Below Russell Bennett, Chief Technology Officer at Fraedom, discusses the future prospects for AI in the banking sector, and what 2019 may hold.

AI is incredibly complex and doesn’t represent a single technology. Rather, it’s a multidimensional field encompassing a range of different technologies and methods, each supporting and supported by the others[1]. The technology’s pace of evolution has grown exponentially in recent years and if AI’s benefits and limitations are understood, it’s believed this technology will have a tremendous impact on the banking industry in 2019.

With so much potential ready to be unleashed, where exactly will we see AI’s influence in the banking sector in 2019?

Chatbots and Virtual Assistants

While chatbots have been used by financial institutions for several years, thanks to advances in AI their capabilities have continued to grow. Whereas they were once only used to answer generic FAQs, for example, most chatbots are now capable of initiating and performing tasks on their own. Thanks to these developments, Juniper estimates that the introduction of chatbots and virtual assistants will save companies $8 billion per year by 2022[2]. This is set to be only one of the benefits to banks with Gartner suggesting that by 2020 consumers will manage 85% of their total business interactions with banks through fintech chatbots[3].

Juniper estimates that the introduction of chatbots and virtual assistants will save companies $8 billion per year by 2022

While this could be a source of worry for the banking workforce, in reality, there should be little concern. Rather than acting as a replacement for employees, banks instead seem to be looking at AI as a tool to help release pressure points and empower the workforce with Accenture even predicting that banks that deploy AI wisely will see a 14% increase in jobs[4].

In 2016, Santander became the first UK bank to launch voice banking technology[5]. Of course, since then a large variety of global banks have adopted this technology in one way or another, suggesting that banks are looking at utilising AI beyond chatbots. In fact, with Mariano Belinsky, managing partner of Santander InnoVenture, discussing natural language processing[6], it seems to only be a matter of time before virtual assistants come into use.

Driving Customer Insights

Last year, we saw a clear disconnect between banks and their smaller customers. In these situations, intelligent automation could well be the answer to support businesses and provide a better service as well as working seamlessly with third parties and fintechs, rather than against them.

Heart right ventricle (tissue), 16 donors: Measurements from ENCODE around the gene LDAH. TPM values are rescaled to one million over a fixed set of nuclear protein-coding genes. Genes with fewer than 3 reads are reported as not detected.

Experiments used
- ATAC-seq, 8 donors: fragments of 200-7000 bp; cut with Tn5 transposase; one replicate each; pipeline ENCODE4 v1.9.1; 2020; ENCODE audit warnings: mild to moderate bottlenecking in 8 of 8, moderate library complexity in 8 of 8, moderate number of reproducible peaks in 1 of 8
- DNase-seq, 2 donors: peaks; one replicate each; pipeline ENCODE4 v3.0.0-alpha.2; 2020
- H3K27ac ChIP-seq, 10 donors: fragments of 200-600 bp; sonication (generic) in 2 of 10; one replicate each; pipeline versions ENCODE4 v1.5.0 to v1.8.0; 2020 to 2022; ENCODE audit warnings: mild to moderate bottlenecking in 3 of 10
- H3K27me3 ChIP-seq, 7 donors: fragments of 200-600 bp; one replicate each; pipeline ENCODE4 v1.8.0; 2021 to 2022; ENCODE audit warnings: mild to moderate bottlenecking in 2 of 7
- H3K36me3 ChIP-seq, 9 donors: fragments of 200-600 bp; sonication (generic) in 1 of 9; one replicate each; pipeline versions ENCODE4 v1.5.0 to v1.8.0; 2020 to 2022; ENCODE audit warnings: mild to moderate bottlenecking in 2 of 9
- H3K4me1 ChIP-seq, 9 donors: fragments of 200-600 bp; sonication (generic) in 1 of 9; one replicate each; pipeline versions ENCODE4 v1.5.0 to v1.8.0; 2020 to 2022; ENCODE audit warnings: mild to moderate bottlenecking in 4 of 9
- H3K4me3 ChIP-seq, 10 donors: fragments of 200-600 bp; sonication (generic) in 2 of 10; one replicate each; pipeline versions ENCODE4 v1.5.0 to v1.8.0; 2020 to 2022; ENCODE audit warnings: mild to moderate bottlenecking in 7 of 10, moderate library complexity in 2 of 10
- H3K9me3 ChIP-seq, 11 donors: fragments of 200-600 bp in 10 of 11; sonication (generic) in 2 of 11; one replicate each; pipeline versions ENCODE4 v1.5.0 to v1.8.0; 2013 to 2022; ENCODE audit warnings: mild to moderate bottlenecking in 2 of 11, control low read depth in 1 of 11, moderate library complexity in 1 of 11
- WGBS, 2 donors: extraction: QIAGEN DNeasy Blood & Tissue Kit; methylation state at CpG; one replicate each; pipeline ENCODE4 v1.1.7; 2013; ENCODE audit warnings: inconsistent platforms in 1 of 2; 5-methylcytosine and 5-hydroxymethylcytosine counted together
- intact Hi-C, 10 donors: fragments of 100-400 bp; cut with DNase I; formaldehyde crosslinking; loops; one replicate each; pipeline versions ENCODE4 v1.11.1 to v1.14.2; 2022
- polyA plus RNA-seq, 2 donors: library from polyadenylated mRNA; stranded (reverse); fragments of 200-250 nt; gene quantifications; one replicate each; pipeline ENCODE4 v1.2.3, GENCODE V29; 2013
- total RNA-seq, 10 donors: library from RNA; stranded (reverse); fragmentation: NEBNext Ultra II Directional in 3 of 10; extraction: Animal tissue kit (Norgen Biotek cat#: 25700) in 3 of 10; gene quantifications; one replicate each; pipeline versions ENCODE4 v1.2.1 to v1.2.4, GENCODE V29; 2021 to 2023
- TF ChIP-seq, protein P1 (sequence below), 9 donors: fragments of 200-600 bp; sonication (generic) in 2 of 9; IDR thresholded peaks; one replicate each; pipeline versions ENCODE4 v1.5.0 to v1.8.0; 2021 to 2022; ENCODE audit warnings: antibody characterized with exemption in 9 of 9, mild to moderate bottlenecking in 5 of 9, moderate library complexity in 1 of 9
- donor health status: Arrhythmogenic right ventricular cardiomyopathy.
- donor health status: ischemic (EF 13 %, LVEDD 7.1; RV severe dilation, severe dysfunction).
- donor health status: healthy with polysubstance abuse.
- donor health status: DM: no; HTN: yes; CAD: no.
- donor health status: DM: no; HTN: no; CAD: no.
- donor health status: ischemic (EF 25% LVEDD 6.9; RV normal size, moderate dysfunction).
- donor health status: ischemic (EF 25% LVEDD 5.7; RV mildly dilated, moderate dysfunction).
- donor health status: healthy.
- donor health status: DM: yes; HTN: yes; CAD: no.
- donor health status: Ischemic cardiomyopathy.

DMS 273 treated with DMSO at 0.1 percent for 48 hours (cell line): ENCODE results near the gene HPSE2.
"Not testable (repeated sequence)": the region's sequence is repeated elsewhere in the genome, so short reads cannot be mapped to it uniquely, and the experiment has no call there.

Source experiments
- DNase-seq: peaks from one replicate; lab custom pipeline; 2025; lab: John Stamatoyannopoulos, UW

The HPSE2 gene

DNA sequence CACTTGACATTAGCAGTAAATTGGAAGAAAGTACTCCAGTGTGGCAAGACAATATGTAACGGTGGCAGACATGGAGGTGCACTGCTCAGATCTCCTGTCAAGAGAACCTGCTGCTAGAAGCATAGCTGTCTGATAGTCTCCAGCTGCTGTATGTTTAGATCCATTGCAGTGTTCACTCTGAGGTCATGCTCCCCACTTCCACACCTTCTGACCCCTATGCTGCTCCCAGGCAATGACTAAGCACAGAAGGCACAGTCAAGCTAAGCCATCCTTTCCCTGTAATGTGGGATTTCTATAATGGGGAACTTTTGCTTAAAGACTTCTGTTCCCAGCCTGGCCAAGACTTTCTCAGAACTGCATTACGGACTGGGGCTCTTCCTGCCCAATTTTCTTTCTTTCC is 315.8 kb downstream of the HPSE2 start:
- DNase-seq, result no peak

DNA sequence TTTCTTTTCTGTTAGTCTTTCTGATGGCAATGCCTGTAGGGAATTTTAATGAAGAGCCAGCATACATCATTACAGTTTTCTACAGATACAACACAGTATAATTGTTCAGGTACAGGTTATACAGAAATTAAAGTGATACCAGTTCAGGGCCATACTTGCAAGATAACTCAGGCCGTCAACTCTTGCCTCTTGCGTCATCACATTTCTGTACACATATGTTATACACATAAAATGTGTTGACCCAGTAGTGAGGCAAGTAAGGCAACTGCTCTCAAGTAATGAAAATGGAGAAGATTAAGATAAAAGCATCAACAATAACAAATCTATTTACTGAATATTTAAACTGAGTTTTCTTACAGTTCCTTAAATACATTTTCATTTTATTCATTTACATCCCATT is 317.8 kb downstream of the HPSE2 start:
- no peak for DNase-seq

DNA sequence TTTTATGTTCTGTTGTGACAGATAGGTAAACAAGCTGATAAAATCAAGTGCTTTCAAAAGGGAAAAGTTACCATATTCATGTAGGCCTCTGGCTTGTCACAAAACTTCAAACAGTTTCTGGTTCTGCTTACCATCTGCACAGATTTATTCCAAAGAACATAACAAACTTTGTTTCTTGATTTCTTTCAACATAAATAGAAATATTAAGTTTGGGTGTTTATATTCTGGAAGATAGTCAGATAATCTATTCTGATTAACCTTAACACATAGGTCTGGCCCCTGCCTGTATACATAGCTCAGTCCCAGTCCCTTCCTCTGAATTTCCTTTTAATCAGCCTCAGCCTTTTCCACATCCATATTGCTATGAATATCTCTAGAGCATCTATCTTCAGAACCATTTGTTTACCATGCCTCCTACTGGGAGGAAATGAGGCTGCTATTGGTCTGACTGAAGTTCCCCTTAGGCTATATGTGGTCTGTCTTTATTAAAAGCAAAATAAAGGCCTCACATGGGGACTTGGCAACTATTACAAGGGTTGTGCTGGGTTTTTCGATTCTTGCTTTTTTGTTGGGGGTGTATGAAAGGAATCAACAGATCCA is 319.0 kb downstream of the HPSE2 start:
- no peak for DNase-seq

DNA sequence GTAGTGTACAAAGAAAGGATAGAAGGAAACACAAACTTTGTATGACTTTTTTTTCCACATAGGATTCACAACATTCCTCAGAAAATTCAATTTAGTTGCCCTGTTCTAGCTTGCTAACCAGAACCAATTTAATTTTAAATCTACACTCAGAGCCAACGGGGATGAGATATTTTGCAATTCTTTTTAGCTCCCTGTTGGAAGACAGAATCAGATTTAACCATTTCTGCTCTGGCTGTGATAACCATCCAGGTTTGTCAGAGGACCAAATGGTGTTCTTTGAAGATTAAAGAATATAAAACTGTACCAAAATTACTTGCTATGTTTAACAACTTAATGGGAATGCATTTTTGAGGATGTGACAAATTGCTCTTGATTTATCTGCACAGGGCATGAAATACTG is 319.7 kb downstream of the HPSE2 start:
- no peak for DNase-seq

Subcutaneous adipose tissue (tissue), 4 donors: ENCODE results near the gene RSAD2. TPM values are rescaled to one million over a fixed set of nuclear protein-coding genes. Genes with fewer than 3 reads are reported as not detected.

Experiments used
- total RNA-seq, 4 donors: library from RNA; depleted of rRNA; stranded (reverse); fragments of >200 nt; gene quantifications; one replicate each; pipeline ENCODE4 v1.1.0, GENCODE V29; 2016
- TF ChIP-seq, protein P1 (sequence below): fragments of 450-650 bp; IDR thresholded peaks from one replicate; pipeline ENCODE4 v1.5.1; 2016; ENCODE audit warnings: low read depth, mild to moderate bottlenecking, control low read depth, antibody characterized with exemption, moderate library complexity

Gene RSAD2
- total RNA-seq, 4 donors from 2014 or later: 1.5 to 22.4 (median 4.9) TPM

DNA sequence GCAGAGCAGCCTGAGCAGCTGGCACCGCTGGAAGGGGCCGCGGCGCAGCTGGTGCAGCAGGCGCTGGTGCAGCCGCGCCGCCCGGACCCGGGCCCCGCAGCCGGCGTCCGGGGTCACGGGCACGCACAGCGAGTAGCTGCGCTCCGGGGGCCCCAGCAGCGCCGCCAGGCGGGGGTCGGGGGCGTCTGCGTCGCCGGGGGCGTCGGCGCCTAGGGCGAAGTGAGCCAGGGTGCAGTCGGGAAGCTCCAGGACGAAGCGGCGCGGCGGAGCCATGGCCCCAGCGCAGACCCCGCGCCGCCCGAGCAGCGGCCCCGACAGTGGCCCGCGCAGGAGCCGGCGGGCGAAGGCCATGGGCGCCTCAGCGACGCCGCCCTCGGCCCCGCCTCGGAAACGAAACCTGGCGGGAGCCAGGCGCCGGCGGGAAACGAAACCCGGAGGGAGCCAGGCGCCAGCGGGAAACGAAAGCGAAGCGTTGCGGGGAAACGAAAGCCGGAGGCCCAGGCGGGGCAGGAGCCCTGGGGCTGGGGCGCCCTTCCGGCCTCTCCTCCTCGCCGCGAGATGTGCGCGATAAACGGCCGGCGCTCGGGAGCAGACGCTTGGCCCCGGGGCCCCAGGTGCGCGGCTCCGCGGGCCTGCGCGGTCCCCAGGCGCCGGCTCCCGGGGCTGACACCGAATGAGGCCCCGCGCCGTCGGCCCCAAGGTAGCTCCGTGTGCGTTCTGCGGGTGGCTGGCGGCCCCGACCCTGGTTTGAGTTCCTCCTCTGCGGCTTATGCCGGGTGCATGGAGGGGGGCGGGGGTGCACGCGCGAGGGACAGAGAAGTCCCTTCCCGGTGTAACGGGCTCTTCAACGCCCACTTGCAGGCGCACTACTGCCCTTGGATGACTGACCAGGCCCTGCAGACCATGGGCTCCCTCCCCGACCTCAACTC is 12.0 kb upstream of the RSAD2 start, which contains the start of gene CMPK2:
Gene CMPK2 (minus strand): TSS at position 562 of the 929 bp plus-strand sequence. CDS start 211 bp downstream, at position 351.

In our recent study of SMEs in the UK and US, we found that less than 20% of SME owners thought that banks they had dealt with over the past year fully understood their needs as a business, demonstrating a clear lack of engagement. In 2019, using automated data collection on an ongoing basis, behind the scenes, can ultimately ensure bank relationship managers are better equipped with in-depth knowledge about their customers; hence best positioned to support their business and provide a better service.

Less than 20% of SME owners thought that banks they had dealt with over the past year fully understood their needs as a business.

Security and Compliance

One of the key differences between AI applications and other, more traditional technological solutions, lies in AI’s ability to continuously learn from the data it is supplied with, hence refining its decision-making processes over time.

Cybersecurity is a current hot topic for the financial services sector and regulatory compliance is another. AI can add real value in both of these areas. Machine Learning platforms can be coded to identify user patterns and detect anomalous network behaviour, something that’s increasingly essential as cyber-attacks are often disguised with inconspicuous data or code.

In recent years, technology has been a disruptor and an innovator. Technology is increasingly helping shape customers’ wants, needs and expectations. With a raft of new regulation encouraging the use of technology in banking, there’s nowhere left for anyone to hide. The technology revolution is in full swing and for banks, it’s very much adapt or die.

In the very near future, it is likely that AI will completely revolutionise banking. It will redefine how banks operate, what innovative products and services they create and how they evolve the customer relationship. Banks must, therefore, embrace this new technology or risk of falling behind in an extremely competitive environment.